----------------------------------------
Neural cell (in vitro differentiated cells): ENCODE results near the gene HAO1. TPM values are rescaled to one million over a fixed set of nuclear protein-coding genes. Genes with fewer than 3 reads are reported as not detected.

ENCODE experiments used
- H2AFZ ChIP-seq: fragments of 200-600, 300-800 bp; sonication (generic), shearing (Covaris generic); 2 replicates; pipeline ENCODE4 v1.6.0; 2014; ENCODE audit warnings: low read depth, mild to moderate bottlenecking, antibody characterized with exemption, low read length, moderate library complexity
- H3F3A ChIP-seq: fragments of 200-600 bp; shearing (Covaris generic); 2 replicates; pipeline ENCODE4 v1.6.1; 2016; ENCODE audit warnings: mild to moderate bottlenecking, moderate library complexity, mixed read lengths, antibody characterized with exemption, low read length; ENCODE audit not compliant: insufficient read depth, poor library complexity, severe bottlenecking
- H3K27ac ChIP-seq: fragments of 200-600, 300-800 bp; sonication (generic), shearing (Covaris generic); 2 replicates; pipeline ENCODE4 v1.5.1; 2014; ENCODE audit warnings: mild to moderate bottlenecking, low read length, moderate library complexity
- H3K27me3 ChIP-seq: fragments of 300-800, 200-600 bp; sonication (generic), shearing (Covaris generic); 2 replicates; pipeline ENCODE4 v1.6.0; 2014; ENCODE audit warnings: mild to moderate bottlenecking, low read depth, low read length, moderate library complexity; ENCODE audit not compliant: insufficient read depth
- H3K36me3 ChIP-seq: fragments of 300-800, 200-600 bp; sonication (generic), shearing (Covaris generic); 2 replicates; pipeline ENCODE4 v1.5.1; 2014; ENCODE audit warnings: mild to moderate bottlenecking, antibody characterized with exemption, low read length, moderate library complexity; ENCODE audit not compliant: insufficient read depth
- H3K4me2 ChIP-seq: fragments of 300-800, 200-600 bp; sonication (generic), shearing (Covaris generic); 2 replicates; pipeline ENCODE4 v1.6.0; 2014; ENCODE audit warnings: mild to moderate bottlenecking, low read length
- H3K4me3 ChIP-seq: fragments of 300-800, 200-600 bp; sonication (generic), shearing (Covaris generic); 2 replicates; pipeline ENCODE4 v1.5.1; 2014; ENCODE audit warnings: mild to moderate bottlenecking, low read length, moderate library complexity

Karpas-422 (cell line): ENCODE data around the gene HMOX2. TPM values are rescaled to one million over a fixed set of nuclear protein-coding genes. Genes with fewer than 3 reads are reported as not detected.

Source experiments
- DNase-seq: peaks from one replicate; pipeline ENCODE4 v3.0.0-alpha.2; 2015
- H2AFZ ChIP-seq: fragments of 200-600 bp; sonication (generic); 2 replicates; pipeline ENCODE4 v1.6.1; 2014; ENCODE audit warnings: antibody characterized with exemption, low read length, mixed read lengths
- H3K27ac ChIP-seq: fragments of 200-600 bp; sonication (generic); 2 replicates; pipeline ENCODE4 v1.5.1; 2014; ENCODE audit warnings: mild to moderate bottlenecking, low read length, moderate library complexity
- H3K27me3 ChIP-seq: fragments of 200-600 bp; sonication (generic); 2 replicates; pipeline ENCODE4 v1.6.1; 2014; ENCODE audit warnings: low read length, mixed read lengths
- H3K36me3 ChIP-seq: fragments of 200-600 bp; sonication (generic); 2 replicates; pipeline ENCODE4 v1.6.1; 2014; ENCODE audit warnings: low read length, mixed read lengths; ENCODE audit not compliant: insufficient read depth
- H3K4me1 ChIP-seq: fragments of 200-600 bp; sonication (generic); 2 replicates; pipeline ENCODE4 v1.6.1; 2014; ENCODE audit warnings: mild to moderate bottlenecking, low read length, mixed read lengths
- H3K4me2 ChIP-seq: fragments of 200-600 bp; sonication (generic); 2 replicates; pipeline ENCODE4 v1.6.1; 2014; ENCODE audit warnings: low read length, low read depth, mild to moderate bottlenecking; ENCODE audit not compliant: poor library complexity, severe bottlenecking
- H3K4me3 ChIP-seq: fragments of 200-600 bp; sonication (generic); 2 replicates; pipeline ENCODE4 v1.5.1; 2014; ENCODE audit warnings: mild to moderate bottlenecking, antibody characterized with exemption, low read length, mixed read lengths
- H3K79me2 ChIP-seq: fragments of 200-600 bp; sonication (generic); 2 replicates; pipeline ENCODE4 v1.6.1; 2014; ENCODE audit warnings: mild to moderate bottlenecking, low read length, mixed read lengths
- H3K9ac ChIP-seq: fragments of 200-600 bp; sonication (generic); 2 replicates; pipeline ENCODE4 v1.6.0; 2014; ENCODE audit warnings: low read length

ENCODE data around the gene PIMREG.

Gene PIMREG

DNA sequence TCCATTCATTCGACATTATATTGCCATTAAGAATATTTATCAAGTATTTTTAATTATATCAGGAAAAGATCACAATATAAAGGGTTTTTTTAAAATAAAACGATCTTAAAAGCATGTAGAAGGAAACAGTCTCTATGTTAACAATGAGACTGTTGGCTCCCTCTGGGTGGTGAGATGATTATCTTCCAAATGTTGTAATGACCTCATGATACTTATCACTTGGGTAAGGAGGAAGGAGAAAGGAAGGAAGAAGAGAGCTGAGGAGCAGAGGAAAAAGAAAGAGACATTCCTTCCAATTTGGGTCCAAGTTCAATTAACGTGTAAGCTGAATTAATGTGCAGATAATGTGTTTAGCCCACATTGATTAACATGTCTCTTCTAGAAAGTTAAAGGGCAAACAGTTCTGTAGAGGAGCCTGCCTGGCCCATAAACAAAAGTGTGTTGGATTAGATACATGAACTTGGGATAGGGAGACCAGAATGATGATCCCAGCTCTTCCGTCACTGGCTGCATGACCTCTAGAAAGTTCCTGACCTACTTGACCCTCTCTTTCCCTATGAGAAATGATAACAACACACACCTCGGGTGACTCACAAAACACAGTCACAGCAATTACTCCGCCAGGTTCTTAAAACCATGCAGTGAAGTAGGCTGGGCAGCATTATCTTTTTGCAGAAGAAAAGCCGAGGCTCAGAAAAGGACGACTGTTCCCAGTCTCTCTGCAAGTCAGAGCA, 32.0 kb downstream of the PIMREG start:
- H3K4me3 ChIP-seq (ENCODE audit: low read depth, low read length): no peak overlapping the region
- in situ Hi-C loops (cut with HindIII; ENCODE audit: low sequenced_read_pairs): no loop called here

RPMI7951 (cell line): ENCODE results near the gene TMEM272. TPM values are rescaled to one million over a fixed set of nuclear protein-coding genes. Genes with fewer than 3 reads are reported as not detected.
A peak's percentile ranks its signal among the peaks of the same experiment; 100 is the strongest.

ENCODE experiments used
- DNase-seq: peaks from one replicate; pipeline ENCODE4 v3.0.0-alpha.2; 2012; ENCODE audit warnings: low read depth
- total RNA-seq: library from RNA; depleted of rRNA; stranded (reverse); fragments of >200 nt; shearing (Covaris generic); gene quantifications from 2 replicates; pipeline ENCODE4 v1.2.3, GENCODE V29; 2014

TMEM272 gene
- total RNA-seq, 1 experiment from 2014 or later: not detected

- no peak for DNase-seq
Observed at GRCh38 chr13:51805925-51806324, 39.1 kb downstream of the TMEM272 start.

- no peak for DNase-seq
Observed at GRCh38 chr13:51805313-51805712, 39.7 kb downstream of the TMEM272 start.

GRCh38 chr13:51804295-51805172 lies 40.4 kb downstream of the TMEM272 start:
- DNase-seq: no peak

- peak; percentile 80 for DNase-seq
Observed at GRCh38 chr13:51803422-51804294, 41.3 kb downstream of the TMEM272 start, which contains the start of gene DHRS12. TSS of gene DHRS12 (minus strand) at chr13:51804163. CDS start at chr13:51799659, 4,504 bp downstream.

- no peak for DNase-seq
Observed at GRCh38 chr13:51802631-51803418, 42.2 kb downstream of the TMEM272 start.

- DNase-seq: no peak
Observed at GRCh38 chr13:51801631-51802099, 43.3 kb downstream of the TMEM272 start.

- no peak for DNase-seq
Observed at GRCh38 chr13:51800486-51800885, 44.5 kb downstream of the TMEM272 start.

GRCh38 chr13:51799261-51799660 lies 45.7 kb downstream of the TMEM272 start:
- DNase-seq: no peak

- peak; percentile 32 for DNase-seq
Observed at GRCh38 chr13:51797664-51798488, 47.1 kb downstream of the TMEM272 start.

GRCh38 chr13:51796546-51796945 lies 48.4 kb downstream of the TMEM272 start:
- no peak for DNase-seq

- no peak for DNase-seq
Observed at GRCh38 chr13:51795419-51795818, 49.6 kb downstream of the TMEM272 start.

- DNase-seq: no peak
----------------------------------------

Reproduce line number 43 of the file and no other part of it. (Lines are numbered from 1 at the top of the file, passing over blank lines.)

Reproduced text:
Observed at GRCh38 chr13:51802631-51803418, 42.2 kb downstream of the TMEM272 start.